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"I blame myself for not having a good birth, I feel a failure..."

Nursing Times reports BTA criticism of NICE PTSD guidelines

September 15, 2016 by Kim Thomas BTA Press Officer


Press release: Birth Trauma Association says new NICE scope into PTSD is a “huge missed opportunity”

The National Institute for Health and Care Excellence (NICE) has published its scope for the new review into its guideline for Post-traumatic stress disorder (PTSD).

The Birth Trauma Association (BTA) is deeply disappointed that NICE has decided not to include recommendations from us and the Royal College of GPs to consider postpartum PTSD as a separate category in the guideline. About 10,000 new mothers every year experience PTSD as the result of a traumatic birth – by far the biggest category of PTSD sufferers. At the BTA, we often hear shocking stories of women suffering flashbacks, nightmares and debilitating anxiety as the consequence of a birth that has gone wrong.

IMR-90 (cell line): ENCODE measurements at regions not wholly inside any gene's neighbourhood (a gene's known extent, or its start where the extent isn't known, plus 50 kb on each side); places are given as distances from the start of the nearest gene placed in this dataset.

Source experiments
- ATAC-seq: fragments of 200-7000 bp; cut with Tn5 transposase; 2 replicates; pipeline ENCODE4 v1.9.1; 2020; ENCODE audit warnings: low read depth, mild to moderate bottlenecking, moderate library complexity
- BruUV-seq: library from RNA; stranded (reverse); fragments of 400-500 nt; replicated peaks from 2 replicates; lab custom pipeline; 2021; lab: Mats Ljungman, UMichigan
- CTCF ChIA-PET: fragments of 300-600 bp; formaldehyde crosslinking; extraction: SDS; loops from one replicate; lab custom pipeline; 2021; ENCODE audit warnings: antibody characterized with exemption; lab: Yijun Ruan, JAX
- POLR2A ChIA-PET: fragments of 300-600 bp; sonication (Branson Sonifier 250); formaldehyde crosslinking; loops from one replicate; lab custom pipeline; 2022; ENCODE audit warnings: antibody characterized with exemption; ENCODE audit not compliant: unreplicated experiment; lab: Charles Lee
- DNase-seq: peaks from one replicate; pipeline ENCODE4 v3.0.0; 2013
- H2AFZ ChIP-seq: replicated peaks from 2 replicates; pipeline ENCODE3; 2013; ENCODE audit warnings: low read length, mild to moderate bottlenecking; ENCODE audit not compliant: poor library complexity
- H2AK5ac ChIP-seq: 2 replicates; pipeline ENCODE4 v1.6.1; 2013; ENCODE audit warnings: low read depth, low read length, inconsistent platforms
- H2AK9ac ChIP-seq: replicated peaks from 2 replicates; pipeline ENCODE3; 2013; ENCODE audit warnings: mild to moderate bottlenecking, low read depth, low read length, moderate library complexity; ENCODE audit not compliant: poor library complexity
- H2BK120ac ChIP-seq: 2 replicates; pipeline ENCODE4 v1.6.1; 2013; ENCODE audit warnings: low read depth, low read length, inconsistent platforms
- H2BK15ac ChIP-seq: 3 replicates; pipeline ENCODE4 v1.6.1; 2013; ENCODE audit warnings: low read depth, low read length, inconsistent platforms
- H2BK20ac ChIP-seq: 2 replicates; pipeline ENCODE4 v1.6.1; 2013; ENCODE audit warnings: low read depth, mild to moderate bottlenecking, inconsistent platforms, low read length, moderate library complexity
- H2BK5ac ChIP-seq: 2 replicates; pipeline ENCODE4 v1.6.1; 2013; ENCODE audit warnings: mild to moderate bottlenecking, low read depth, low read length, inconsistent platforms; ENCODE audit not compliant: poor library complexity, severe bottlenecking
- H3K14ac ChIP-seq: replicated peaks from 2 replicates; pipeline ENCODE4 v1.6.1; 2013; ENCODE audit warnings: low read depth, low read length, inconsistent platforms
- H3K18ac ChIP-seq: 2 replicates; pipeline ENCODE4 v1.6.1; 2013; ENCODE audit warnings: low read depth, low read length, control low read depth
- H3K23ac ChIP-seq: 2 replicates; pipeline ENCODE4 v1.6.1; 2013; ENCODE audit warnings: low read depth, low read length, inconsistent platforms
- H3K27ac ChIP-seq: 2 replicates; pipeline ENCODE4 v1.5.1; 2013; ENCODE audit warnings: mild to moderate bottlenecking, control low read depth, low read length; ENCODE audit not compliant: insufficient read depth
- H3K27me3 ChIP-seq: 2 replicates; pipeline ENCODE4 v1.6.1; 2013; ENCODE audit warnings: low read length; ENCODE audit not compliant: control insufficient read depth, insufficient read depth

We argued that new mothers have a particular set of circumstances differentiating them from other PTSD sufferers, and that a mother’s experience of PTSD can have an impact on the wellbeing of the baby. We are concerned that recommendations that may be appropriate for other groups, such as service personnel, may not be appropriate for new mothers.
The response of NICE was to say that trauma associated with childbirth has been reviewed in the NICE guideline dealing with antenatal and postnatal mental health, and that the PTSD guideline will refer to the recommendations in that guideline.
In fact, the NICE guideline dealing with antenatal and postnatal mental health, in talking about postnatal PTSD, says that treatment should be in line with the recommendations in the PTSD guideline.

 

 

 

 

 

 

 

 

 

 

 

 

 

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